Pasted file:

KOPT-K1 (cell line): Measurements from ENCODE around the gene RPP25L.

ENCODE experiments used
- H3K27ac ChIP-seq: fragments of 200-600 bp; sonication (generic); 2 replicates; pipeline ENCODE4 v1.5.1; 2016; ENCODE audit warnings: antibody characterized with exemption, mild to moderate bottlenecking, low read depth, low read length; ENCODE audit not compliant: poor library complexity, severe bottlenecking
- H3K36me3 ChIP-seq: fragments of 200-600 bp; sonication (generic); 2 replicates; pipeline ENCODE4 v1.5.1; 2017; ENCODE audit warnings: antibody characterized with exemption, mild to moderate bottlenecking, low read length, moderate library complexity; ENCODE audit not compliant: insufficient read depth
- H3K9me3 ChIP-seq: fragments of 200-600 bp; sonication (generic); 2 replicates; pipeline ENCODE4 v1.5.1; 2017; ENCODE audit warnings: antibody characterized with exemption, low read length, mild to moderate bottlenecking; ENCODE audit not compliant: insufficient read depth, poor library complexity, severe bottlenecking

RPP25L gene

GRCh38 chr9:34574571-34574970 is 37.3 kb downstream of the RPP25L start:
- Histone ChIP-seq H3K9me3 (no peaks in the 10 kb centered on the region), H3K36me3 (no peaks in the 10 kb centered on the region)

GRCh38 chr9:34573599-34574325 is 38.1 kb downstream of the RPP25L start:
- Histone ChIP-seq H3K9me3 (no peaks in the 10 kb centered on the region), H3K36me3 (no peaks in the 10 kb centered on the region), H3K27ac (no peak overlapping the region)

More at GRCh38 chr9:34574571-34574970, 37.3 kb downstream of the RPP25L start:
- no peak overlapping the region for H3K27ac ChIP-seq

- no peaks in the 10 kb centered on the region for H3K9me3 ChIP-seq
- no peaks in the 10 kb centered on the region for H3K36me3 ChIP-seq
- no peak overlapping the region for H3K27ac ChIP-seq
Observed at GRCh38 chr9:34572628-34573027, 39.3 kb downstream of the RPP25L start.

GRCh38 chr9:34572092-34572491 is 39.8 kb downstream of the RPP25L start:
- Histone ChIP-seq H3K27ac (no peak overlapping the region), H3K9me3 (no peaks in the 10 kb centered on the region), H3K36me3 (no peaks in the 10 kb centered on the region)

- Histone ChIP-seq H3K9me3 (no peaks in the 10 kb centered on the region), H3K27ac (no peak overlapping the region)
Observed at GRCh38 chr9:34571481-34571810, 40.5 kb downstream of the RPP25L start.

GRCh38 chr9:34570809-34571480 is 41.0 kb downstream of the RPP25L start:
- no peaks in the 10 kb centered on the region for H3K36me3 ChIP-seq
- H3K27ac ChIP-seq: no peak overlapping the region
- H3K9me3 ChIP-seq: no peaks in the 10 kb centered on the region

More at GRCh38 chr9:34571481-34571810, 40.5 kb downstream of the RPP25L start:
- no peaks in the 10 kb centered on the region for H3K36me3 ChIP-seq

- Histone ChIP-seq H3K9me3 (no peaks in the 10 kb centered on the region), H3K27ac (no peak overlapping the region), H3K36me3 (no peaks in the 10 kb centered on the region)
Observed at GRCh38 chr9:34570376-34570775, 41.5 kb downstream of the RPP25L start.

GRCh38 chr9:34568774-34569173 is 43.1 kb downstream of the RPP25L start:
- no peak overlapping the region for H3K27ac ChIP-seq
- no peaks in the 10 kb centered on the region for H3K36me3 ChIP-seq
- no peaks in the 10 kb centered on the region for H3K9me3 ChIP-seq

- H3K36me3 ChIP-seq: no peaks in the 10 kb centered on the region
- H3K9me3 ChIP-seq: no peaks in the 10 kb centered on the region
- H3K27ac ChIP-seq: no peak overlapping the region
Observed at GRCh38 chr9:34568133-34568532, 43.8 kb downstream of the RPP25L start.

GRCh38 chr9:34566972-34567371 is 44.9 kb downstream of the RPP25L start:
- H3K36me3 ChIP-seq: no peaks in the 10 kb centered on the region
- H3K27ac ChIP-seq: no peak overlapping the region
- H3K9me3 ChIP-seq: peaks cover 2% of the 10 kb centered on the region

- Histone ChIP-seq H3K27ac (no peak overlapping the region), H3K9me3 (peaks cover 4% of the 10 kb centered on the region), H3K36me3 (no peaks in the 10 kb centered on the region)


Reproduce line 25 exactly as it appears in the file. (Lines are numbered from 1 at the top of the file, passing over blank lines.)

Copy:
More at GRCh38 chr9:34571481-34571810, 40.5 kb downstream of the RPP25L start: